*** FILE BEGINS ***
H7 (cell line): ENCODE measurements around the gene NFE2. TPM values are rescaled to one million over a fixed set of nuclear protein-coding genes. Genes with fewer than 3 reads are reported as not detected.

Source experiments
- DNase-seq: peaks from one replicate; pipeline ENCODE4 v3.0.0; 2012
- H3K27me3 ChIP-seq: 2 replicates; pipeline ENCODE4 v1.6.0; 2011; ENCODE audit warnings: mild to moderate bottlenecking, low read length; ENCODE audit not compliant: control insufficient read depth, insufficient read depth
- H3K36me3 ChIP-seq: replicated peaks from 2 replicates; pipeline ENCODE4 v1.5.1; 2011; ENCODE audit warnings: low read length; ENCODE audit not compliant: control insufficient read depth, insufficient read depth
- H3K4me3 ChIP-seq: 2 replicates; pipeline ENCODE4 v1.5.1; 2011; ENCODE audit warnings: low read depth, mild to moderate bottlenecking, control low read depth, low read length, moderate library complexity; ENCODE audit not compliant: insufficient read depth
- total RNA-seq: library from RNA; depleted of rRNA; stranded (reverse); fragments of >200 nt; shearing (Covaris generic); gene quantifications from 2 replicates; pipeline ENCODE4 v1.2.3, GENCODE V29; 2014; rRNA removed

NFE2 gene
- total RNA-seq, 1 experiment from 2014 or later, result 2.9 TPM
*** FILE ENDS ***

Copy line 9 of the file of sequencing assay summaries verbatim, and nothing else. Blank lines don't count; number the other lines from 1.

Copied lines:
- total RNA-seq, 1 experiment from 2014 or later, result 2.9 TPM